(CNN) -- For vacationers, Indonesia can conjure images of sandy beaches, palm trees, and smiling inhabitants.
So it may come as a bit of a surprise that Indonesia is actually buzzing with fast fingered tuned-in techies.
"The silent majority of middle class Indonesians who are so busy with their careers, with their family now have found the place where they can just say what they like, what they think and what they feel, online," said Enda Nasution.
He is one of the country's well-known bloggers and has seen the use of social media explode.
To prove his point, Indonesia is the world's fourth largest user of Facebook and has been dubbed the most Twitter-addicted nation on the planet by online research firm comScore.
The country beat every other nation in the percentage of online Twitter users. That is never more apparent than when there's a big news story that peeks the country's interest.
For example, when America's First Lady Michelle Obama shook hands with Indonesia's conservative Muslim information minister whose beliefs forbid him touching women who are not relatives, it was one of Twitter's trending topics and created a punch line for comedian Stephen Colbert thousands of miles away on U.S. television.
"After the conservative minister's handshake Indonesians took to Facebook and Twitter where they scolded him for hypocritical behavior. Really, Facebook and Twitter?" Colbert quipped on his cable TV show, "The Colbert Report".
Indonesia is crazy about online social networking. There are even groups that gather in the evenings to discuss tech trends. But all the Tweeting, texting, and typing isn't just for fun. It is also being used as a tool for change.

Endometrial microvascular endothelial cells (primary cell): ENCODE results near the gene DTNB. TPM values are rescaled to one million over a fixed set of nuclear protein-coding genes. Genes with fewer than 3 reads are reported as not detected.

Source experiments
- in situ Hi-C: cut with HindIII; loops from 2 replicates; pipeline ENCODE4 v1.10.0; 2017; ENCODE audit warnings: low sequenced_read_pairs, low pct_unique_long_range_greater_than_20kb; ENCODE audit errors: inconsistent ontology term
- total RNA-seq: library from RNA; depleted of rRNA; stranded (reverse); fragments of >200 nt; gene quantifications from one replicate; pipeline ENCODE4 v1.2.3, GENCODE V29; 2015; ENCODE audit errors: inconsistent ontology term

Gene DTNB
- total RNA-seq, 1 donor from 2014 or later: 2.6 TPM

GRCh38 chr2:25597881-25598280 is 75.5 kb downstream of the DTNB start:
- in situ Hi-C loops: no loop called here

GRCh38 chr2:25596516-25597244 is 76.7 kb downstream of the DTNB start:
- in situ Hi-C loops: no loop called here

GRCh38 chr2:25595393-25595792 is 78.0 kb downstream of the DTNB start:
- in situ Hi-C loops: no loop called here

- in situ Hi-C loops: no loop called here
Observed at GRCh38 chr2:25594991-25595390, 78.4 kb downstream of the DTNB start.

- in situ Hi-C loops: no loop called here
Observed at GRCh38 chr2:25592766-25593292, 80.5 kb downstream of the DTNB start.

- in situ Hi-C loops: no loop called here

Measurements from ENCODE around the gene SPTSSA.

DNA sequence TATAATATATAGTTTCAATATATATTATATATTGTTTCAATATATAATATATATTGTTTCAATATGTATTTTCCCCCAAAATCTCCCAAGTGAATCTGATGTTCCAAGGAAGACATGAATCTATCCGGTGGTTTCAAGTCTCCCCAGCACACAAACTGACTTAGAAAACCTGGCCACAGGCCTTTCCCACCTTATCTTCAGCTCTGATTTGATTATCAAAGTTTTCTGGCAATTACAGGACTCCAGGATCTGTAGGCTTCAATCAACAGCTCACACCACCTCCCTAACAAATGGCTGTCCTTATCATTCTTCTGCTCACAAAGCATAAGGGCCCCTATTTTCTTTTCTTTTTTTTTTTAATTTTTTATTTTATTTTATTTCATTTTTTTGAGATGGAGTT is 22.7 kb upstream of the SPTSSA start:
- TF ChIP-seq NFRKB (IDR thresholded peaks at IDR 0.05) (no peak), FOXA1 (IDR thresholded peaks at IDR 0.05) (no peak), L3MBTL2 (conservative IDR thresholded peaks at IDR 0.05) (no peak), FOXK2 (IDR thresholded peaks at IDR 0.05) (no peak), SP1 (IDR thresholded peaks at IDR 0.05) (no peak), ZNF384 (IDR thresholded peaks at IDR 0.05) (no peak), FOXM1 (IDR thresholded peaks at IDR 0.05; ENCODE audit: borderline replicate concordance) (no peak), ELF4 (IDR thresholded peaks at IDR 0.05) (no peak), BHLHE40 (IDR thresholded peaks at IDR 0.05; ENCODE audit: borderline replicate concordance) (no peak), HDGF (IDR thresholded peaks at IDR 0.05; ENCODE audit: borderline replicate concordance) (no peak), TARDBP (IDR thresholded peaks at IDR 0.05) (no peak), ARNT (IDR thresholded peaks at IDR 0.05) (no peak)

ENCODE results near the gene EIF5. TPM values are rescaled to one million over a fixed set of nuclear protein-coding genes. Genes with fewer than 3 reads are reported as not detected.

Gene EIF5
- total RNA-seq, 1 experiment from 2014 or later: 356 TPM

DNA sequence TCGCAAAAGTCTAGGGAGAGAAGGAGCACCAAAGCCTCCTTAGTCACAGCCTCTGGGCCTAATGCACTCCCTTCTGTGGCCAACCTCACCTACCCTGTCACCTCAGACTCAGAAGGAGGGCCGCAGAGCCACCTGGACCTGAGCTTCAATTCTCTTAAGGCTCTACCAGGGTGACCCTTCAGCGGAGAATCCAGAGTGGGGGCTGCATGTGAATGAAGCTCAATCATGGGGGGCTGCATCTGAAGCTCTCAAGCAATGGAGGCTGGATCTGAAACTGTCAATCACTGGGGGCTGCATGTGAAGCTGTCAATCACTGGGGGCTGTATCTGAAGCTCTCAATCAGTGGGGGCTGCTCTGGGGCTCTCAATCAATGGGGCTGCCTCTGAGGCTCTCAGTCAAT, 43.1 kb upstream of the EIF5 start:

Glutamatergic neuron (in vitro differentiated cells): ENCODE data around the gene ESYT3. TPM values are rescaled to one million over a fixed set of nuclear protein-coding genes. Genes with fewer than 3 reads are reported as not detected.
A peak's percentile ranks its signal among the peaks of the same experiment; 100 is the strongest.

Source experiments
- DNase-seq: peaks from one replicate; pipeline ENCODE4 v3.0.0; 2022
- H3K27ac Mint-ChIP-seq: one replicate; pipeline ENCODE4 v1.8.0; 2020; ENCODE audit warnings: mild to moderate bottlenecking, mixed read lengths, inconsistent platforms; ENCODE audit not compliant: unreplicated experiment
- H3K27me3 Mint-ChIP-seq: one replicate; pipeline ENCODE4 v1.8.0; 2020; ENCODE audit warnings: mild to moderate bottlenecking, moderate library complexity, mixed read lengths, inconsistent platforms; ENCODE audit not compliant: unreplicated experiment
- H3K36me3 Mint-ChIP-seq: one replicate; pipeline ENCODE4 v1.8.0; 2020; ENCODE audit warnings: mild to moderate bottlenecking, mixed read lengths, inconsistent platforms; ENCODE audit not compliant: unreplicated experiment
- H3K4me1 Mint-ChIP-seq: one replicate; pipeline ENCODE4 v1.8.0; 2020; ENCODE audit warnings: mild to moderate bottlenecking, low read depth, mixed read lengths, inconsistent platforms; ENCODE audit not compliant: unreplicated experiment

The "Save Jakarta" movement is to let regular citizens point out everyday problems that need to be fixed in the city. "We are nobody, just Jakarta citizens and we want to do something to show that we are concerned just with using Twitter and make a "Save Jakarta" movement," one of the members of the group said.
They movement got its idea from the first well publicized social networking case that took up a case and had a big impact. It was called "A coin for Prita."
Last year the government slapped hospital patient Prita Mulyasari with a 204 million rupiah (about $21,000) defamation lawsuit for e-mailing a complaint to her friends about her care in a government hospital.
In response Indonesia's social networkers turned into outraged fundraisers and with the help of traditional media raised the money to pay what was seen as an unjust debt.
"In the end we got about 800-million rupiah ($90,000), [more than] four times the amount that we supposed to collect," Nasution said. "The court finally released her and stated that she's not guilty."
The case seemed to strike a chord with how people viewed social networking in the country. Indonesia still has low internet penetration; 2009 statistics show it is just over 12 percent in the country.
Most people use their mobile phones to access the web.
Social networking sites are salivating at the possibilities as the country works to get more and more connected.